Southern states are known to uphold a culture of honor and adhere to traditional politeness norms, but does this hold true for death-row convicts? A new article published today in SAGE Open finds that Southern death-row offenders are more likely to apologize for crimes in their final statements than offenders from other regions of the US. (2014-04-08)

HIV treatment while incarcerated helped prisoners achieve viral suppression
Treating inmates for the human immunodeficiency virus while they were incarcerated in Connecticut helped a majority of them achieve viral suppression by the time they were released. (2014-03-31)

Experts call for prison health improvements
In a new paper in the journal Health Affairs, several participants in a workshop convened by the National Research Council and Institute of Medicine unveil their recommendations to improve health care for prisoners both during incarceration and after release. From a public health standpoint, they argue, it's shortsighted to regard prison populations as separate from the community. (2014-03-03)

Does solitary confinement fuel more crime?
Solitary confinement does not make supermax prison inmates more likely to re-offend once they're released, finds a study on the controversial penitentiaries led by a Michigan State University criminologist. (2014-02-25)

Medicaid expansion improves health care services for prison population
National study finds that prison systems are increasingly aiding prisoners' enrollment in Medicaid, both during incarceration and in preparation of release. (2014-01-16)

Prisoners believe they are just as law abiding as non-prisoners
The belief that we consider ourselves better than our peers holds true to convicted criminals as well. Research from the University of Southampton has shown that prisoners believe themselves to have more pro-social characteristics -- such as kindness, morality, self-control, and generosity -- than non-prisoners. (2014-01-09)

New study to ensure justice for life prisoners across the globe
In the first study of its kind researchers are to examine life imprisonment on an international scale. The work will be led by Professor Dirk Van Zyl Smit -- an expert in penal law and life imprisonment at The University of Nottingham. Life imprisonment worldwide: principles and practice has been funded with a grant of £222,000 from the Leverhulme Trust to look at life sentences for prisoners across the globe to ensure justice for life prisoners. (2014-01-02)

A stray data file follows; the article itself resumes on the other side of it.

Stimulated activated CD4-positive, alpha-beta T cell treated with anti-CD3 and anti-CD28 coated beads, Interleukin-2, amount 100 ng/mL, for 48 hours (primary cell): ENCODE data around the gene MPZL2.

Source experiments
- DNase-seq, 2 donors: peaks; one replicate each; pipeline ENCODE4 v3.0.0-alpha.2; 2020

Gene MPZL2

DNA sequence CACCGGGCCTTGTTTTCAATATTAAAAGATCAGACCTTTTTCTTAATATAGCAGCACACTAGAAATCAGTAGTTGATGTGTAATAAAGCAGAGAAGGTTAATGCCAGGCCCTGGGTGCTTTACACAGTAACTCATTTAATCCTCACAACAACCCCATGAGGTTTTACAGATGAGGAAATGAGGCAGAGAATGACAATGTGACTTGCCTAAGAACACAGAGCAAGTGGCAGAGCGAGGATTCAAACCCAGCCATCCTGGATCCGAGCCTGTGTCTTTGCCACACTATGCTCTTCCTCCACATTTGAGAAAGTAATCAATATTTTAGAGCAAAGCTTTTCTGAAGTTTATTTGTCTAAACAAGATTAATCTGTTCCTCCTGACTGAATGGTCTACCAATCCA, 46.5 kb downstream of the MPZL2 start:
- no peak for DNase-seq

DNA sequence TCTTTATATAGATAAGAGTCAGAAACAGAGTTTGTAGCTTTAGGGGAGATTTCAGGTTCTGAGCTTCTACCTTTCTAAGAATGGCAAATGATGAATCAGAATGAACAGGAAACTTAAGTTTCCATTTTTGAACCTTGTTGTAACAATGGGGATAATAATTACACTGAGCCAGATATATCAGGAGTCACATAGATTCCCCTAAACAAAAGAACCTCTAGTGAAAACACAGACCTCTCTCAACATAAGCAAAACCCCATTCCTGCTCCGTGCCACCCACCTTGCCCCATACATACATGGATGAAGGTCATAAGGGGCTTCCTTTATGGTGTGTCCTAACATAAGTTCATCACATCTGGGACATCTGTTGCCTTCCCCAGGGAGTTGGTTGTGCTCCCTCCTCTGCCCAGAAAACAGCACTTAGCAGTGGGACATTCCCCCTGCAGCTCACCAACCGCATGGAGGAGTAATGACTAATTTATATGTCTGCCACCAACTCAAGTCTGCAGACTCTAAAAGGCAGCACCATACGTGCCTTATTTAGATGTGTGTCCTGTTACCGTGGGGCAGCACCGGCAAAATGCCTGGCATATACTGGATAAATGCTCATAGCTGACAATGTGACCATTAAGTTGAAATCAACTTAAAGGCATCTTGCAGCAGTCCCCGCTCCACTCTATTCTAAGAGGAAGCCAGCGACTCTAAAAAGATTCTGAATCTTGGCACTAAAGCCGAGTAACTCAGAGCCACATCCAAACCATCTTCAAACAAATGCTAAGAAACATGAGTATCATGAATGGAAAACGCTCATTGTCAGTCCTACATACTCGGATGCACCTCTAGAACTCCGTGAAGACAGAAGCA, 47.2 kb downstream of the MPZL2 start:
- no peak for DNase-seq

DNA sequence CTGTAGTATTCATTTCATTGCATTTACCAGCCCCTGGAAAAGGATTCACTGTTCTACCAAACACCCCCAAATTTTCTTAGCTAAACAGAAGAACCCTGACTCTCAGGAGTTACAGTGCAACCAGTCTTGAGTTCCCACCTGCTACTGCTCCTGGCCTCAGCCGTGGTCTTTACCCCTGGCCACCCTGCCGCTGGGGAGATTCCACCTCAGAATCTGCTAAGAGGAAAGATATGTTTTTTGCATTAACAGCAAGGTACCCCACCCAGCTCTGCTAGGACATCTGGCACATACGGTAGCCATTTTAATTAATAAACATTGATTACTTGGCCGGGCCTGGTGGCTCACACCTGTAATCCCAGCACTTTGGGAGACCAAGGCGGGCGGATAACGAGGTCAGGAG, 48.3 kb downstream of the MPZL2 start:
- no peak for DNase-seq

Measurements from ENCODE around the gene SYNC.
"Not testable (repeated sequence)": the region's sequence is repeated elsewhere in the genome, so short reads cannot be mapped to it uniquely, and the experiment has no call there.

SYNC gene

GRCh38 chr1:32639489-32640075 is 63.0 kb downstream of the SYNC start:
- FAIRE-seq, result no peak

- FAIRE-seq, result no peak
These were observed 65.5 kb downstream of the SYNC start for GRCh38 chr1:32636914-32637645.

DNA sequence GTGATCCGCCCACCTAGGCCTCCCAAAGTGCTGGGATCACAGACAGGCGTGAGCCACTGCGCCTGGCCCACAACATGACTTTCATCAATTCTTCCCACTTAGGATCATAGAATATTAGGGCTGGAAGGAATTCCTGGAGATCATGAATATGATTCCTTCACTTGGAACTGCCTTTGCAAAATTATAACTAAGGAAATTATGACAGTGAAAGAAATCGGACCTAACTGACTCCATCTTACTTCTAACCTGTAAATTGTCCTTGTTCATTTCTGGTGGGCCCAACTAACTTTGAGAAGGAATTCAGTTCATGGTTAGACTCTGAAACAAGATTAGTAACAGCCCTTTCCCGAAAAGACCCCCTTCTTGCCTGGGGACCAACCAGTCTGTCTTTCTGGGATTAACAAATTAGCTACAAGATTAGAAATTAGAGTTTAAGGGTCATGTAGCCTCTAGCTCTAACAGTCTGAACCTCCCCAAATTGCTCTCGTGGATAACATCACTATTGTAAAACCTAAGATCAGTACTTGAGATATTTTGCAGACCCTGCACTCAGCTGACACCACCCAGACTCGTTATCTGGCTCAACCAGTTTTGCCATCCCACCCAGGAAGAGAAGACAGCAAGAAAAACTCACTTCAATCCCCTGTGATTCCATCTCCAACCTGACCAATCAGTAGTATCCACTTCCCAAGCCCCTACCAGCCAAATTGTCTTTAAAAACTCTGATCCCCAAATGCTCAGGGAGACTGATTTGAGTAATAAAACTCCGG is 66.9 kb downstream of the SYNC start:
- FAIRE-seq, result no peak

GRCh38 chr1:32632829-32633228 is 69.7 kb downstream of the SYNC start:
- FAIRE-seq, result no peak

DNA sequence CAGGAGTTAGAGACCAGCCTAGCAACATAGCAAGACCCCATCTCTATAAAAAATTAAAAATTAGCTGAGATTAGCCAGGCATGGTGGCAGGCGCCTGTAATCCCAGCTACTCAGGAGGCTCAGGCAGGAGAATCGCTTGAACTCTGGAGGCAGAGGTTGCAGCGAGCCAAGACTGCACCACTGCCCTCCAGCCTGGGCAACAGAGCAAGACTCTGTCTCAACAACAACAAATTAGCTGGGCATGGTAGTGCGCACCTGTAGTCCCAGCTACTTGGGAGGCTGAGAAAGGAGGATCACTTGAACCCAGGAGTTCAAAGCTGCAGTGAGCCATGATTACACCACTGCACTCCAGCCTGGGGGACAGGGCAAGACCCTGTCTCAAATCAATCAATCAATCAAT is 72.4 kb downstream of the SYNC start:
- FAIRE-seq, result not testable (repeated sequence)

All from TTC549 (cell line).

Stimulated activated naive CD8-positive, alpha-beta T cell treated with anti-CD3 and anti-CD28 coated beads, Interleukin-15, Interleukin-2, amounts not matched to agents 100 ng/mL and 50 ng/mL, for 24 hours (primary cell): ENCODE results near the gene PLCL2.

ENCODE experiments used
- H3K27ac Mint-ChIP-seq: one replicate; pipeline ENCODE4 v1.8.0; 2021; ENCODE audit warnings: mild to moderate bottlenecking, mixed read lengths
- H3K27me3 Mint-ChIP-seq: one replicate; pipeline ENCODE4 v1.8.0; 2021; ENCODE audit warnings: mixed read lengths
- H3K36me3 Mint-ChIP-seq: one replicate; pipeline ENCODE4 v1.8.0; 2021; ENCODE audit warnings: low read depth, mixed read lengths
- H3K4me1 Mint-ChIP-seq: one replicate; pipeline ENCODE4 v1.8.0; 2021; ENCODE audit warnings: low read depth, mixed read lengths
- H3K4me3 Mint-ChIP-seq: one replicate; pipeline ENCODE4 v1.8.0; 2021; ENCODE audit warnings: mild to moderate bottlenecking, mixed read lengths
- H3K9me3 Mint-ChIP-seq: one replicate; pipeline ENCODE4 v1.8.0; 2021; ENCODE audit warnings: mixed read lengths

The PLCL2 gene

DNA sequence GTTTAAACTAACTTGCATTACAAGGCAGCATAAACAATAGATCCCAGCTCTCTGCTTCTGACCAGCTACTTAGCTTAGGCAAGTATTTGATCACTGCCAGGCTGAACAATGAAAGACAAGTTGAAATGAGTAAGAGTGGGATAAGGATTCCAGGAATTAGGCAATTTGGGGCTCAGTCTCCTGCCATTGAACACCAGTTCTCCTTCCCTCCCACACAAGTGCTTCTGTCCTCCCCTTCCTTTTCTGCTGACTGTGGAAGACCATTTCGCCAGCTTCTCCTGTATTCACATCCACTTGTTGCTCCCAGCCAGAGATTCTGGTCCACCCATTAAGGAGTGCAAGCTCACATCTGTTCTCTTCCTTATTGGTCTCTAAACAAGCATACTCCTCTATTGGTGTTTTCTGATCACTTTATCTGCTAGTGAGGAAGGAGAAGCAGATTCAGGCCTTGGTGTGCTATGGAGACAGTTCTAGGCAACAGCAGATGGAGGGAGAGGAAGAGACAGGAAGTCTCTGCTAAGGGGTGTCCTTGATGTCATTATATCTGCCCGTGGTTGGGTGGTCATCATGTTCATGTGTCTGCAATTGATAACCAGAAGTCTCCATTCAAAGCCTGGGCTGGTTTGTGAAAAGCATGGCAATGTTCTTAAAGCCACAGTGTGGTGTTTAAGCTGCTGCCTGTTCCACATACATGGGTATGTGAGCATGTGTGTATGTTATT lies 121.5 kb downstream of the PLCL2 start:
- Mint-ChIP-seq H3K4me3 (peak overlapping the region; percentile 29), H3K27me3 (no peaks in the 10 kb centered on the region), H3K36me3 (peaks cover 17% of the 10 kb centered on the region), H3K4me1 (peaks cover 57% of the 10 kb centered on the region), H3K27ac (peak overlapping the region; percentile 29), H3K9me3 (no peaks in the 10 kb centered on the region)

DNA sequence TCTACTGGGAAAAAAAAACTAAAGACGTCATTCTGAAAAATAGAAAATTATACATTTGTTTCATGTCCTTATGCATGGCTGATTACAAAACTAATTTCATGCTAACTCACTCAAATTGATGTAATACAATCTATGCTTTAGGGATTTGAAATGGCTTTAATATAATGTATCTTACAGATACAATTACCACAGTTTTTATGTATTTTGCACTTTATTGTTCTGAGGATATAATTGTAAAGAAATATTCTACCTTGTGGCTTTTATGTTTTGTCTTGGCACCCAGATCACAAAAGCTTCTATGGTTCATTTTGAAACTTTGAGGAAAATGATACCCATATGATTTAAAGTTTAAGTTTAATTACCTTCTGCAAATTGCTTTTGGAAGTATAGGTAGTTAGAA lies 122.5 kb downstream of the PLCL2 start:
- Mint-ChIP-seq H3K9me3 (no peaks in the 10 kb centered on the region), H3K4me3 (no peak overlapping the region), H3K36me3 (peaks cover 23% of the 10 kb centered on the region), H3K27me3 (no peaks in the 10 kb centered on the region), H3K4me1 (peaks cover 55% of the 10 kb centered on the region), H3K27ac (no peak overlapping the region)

Up to 1 in 4 female prisoners in England and Wales self-harm
As many as one in four women prisoners in England and Wales self-harm every year, and female prisoners are four times more likely to self-harm than male inmates, according to the largest ever study of self-harm in prisons, published in The Lancet. (2013-12-15)

Jailhouse wine is not as delicious as it sounds, could be deadly
In a case series seemingly tailor-made for cinematic tragedy or farce, emergency physicians report severe botulism poisoning from a batch of potato-based (2013-12-13)

Prevalence of undiagnosed HIV infection low among state prison entrants
An analysis indicates that the prevalence of undiagnosed human immunodeficiency virus (HIV) infection among state prison entrants in North Carolina was low, at 0.09 percent, according to a study appearing in the Nov. 27 issue of JAMA. (2013-11-26)

Screening new inmates for HIV may not reveal many new undetected cases, study shows
More than 22,000 inmates entering North Carolina prisons in 2008 and 2009 were tested for HIV, but only 20 previously undiagnosed cases of HIV were found in this population. (2013-11-26)

Services fail to treat prisoners with schizophrenia -- increasing risk of violent reoffending
New research from Queen Mary University of London shows released prisoners with schizophrenia are three times more likely to be violent than other prisoners, but only if they receive no treatment or follow-up support from mental health services. (2013-11-20)

Are prisoners with military mettle more likely to toe the line or cross it?
University of Cincinnati research examines whether prison inmates with military backgrounds are more likely to misbehave. (2013-11-18)

Crime associated with higher mortality rates
People with criminal records die younger than those without, shows a comprehensive national study for Norway conducted by researchers at IIASA and Statistics Norway. (2013-11-06)

Torture permanently damages normal perception of pain
Held alone in tiny, filthy spaces for weeks or months, sometimes handcuffed and blindfolded, prisoners of war suffer severe beatings, burns, electric shocks, starvation, and worse. New research from Tel Aviv University shows that ex-prisoners of war continue to suffer from dysfunctional pain perception and regulation, likely as a result of their torture. (2013-11-05)